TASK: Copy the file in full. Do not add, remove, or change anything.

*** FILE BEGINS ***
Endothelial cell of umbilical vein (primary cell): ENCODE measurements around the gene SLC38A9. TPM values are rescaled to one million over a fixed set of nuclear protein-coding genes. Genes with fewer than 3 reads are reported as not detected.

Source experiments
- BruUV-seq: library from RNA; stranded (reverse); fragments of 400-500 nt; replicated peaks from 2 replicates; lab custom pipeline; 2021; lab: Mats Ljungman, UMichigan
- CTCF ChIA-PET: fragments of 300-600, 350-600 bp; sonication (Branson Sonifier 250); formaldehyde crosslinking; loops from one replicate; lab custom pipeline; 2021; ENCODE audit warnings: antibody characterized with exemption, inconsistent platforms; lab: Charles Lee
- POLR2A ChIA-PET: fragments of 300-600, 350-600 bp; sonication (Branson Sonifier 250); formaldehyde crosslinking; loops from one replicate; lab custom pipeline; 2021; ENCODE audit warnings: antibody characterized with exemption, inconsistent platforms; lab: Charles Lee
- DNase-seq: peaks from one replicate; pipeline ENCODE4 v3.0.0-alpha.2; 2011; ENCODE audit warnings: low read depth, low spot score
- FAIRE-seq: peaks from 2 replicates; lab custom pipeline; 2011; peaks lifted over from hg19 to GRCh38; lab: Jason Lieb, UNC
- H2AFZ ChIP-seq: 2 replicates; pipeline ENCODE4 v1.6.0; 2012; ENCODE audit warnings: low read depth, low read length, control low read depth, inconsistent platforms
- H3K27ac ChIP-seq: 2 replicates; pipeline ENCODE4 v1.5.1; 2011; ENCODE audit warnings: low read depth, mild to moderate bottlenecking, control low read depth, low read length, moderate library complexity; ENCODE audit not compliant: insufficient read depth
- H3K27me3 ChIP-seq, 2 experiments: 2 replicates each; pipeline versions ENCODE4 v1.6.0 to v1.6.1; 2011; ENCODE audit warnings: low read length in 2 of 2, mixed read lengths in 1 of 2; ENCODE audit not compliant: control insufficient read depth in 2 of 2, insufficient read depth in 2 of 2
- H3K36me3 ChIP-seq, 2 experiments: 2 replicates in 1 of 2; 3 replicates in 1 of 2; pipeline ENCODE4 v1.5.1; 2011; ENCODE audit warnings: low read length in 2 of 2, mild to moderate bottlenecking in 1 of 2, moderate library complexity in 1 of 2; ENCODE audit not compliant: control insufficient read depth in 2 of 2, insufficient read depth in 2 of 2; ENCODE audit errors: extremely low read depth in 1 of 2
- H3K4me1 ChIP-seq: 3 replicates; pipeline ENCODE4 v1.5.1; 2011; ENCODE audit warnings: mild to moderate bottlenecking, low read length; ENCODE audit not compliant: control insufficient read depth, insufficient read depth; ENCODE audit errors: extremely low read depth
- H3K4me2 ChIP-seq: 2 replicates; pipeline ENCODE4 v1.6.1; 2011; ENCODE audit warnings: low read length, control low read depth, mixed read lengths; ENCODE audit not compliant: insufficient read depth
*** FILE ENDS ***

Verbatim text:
Endothelial cell of umbilical vein (primary cell): ENCODE measurements around the gene SLC38A9. TPM values are rescaled to one million over a fixed set of nuclear protein-coding genes. Genes with fewer than 3 reads are reported as not detected.

Source experiments
- BruUV-seq: library from RNA; stranded (reverse); fragments of 400-500 nt; replicated peaks from 2 replicates; lab custom pipeline; 2021; lab: Mats Ljungman, UMichigan
- CTCF ChIA-PET: fragments of 300-600, 350-600 bp; sonication (Branson Sonifier 250); formaldehyde crosslinking; loops from one replicate; lab custom pipeline; 2021; ENCODE audit warnings: antibody characterized with exemption, inconsistent platforms; lab: Charles Lee
- POLR2A ChIA-PET: fragments of 300-600, 350-600 bp; sonication (Branson Sonifier 250); formaldehyde crosslinking; loops from one replicate; lab custom pipeline; 2021; ENCODE audit warnings: antibody characterized with exemption, inconsistent platforms; lab: Charles Lee
- DNase-seq: peaks from one replicate; pipeline ENCODE4 v3.0.0-alpha.2; 2011; ENCODE audit warnings: low read depth, low spot score
- FAIRE-seq: peaks from 2 replicates; lab custom pipeline; 2011; peaks lifted over from hg19 to GRCh38; lab: Jason Lieb, UNC
- H2AFZ ChIP-seq: 2 replicates; pipeline ENCODE4 v1.6.0; 2012; ENCODE audit warnings: low read depth, low read length, control low read depth, inconsistent platforms
- H3K27ac ChIP-seq: 2 replicates; pipeline ENCODE4 v1.5.1; 2011; ENCODE audit warnings: low read depth, mild to moderate bottlenecking, control low read depth, low read length, moderate library complexity; ENCODE audit not compliant: insufficient read depth
- H3K27me3 ChIP-seq, 2 experiments: 2 replicates each; pipeline versions ENCODE4 v1.6.0 to v1.6.1; 2011; ENCODE audit warnings: low read length in 2 of 2, mixed read lengths in 1 of 2; ENCODE audit not compliant: control insufficient read depth in 2 of 2, insufficient read depth in 2 of 2
- H3K36me3 ChIP-seq, 2 experiments: 2 replicates in 1 of 2; 3 replicates in 1 of 2; pipeline ENCODE4 v1.5.1; 2011; ENCODE audit warnings: low read length in 2 of 2, mild to moderate bottlenecking in 1 of 2, moderate library complexity in 1 of 2; ENCODE audit not compliant: control insufficient read depth in 2 of 2, insufficient read depth in 2 of 2; ENCODE audit errors: extremely low read depth in 1 of 2
- H3K4me1 ChIP-seq: 3 replicates; pipeline ENCODE4 v1.5.1; 2011; ENCODE audit warnings: mild to moderate bottlenecking, low read length; ENCODE audit not compliant: control insufficient read depth, insufficient read depth; ENCODE audit errors: extremely low read depth
- H3K4me2 ChIP-seq: 2 replicates; pipeline ENCODE4 v1.6.1; 2011; ENCODE audit warnings: low read length, control low read depth, mixed read lengths; ENCODE audit not compliant: insufficient read depth